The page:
Willibrord (657/8–739) of Ráith Melsigi, was probably of Northumbrian aristocratic family; his mother gave him his name, while his father, Wilgils, subsequently offered him to the monastery of Ripon in Northumberland, then ruled by Wilfrid (a relative?), later bishop of York (d. 709). In 678, when aged 20, and possibly arising from the expulsion of Wilfrid from his episcopal see in that year, Willibrord went to Ireland, to the monastery of Ráith Melsigi (Clonmelsh, Co. Carlow), then ruled by Ecgberct (qv), another Northumbrian nobleman much talked about by Bede; a family connection may be surmised, but cannot be proven. Willibrord was possibly related to Haemgils, also mentioned by Bede (‘Historia ecclesiastica’, v, 12) as still alive (adhuc superest) in his time (731), ‘living in solitude in Ireland’.
Following his survival of the great plague of 664, Ecgberct had conceived a plan to take the gospel to the Old Saxon peoples of the Continent. When his plans were twice frustrated by divine intervention, he chose instead another member of the Ráith Melsigi community, Uuictberct, who crossed to Frisia probably in 684/5; after two years of fruitless effort, however, Uuictberct returned to Ráith Melsigi. Undaunted, Ecgberct chose another companion, Willibrord, and in 690, accompanied by twelve others of the community, Willibrord travelled ‘across the seas to Francia’ (ultra mare in Francia, as he himself wrote in an autobiographical note). A brief entry in the margin of the November page of the manuscript known as the ‘Calendar of Willibrord’ (Paris, BN lat. 10837, f. 39v), dated 728, is believed to be Willibrord's own autograph; it is the oldest known dateable example of English handwriting. It is also the earliest example of AD-dating by a writer from Ireland or Britain. It records his journey to Francia in 690 (his thirty-third year), and his ordination as archbishop (of Utrecht) by Pope Sergius I in Rome in 695, when he was given the name of Clemens.
It may have been c.700 that Willibrord journeyed to Denmark, bringing back thirty Danish boys, whom he baptised, presumably with the intention of establishing a seminary for future missionaries to the still pagan Scandinavian countries; in this he was premature. Twin features of Willibrord's missionary activity, however, were his close association with the family of the Frankish mayor of the palace, Pippin II, and his wife Plectrude (the early Carolingians) and his formal connection with the papacy (as witnessed by his ordination in 695). The initial successes and failures of the Anglo-Saxon mission in the region of the lower Rhine delta were closely tied up with Frankish military and political fortunes. Grudging acquiescence in their activities by the Frisian duke, Radbod, ended with the death of Pippin in 714, when everything was swept away by a Frisian revolt. The position was stabilised only after Radbod's death in 719. St Boniface (‘apostle of the Germans’) had joined Willibrord in 716, but returned almost immediately to England after the setback to the Frisian mission. It may have been in imitation of Willibrord that he set out for Rome in 718 to seek papal approval for a mission of his own in Germania. To that end, he declined Willibrord's offer in 721 to apppoint him as his successor to the see of Utrecht.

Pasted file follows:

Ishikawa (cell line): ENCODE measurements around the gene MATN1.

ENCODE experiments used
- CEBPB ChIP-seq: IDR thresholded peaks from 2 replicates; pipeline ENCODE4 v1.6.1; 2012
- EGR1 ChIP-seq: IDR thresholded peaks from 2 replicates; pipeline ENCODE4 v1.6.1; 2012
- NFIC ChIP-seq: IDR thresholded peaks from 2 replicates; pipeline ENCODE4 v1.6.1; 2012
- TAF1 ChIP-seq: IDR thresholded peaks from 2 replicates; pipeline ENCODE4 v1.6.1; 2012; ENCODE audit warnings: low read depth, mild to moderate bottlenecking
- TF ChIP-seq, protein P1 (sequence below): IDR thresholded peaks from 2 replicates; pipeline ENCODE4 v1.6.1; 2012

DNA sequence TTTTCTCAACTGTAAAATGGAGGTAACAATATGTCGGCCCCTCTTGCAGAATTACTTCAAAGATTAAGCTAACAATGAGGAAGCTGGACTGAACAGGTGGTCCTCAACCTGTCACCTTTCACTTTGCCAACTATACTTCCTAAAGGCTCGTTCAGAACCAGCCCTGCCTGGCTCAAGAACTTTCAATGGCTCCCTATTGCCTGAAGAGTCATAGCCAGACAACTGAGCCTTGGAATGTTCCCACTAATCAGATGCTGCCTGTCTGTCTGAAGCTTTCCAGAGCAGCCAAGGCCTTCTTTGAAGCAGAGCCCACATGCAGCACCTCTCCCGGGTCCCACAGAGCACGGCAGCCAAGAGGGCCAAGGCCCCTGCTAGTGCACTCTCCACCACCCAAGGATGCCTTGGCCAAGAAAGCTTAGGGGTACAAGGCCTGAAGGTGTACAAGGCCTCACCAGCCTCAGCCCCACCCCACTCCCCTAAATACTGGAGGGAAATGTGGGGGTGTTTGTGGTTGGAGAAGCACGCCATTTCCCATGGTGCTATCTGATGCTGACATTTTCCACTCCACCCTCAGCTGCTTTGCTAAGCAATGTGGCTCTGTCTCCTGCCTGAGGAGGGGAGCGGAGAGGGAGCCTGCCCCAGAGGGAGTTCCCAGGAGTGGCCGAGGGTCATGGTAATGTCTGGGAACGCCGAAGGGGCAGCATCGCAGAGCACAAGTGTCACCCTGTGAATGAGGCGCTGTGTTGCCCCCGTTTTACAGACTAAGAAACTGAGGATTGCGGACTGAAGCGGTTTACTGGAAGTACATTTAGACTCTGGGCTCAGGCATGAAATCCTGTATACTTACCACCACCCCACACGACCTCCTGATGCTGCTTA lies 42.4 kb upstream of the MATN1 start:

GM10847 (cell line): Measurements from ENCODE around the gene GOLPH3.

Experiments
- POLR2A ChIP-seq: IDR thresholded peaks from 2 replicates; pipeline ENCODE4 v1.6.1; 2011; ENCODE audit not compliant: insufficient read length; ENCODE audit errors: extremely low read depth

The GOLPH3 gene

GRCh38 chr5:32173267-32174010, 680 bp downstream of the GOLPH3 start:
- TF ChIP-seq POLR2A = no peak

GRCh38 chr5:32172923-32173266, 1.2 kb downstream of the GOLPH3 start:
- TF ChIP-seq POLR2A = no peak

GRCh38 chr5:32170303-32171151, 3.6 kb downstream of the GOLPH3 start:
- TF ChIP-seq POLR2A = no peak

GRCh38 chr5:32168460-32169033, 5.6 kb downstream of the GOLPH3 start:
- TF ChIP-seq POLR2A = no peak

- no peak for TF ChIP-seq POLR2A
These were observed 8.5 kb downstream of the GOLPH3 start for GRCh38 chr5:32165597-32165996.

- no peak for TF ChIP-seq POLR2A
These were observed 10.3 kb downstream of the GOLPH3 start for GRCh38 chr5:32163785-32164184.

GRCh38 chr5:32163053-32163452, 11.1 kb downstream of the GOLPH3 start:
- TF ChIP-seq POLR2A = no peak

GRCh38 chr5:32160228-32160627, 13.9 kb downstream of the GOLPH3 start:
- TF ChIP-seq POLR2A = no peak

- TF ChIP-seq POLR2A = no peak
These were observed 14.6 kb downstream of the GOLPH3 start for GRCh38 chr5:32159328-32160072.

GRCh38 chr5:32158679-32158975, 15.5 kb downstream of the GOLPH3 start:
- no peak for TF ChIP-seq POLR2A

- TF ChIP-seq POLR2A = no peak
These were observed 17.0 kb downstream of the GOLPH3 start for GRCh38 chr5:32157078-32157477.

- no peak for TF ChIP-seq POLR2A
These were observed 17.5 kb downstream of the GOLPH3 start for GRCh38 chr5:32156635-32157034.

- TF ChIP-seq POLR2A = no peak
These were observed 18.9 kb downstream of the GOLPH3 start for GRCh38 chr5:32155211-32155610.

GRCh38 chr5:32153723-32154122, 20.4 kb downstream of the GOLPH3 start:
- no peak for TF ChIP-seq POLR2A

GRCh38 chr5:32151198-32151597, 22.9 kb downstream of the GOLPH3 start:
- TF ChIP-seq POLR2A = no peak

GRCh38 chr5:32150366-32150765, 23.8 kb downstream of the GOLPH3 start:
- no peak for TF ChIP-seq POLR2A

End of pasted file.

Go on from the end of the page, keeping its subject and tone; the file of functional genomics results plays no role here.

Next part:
In 698, shortly after his return from Rome, Willibrord was given the estate of Echternach, near Trier, by Pippin's mother-in-law Irmina (his principal benefactor). The survival of almost all the earliest charters of land grants to the monastery (in a twelfth-century chartulary) indicates that Echternach was one of the most richly endowed houses of the eighth century. It is also unique in that a very large number of its early manuscripts survived; they are amongst the most important witnesses to the development of Irish and insular script in this period. An early Echternach manuscript (Paris, BN lat. 10399, c. 700) has the oldest known ink glosses in Old Irish. Willibrord was clearly joined at Echternach both by Anglo-Saxons and by Irishmen who had belonged to his community at Ráith Melsigi.
An early biography (‘Vita’) of Willibrord written apparently by one such Irish member of the community ‘in rustic language’ (rustico sermone), though still extant in the twelfth century, has, unfortunately, not survived. In its place we have an opus geminatum, the ‘Vita Willibrordi’ composed in prose and in verse c.795 by Alcuin, another famous Northumbrian, who was actually related to Willibrord (he inherited the chapel built by Willibrord's father Wilgils). Alquin states that he was commissioned to compile an account of Willibrord's life (vita), habits (mores), and miracles (miracula) by Abbot Beornrad of Echternach (d. 797), who was also a relative of Willibrord. It is a wretchedly inadequate piece of work, which tells us next to nothing about the saint. Willibrord's life and career have to be reconstructed from other evidence. His correspondence is lost, but the calendar that was his still survives, and anecdotes concerning him were recorded by Bede, who clearly thought highly of him. He has recently been suggested as the author of a penitential handbook, which, if correct, reflects a more sympathetic personality than the irascible Boniface. He founded a new province of the church in Frisia, and may have been responsible for the introduction of coadjutor bishops (chorepiscopi) into the Frankish church.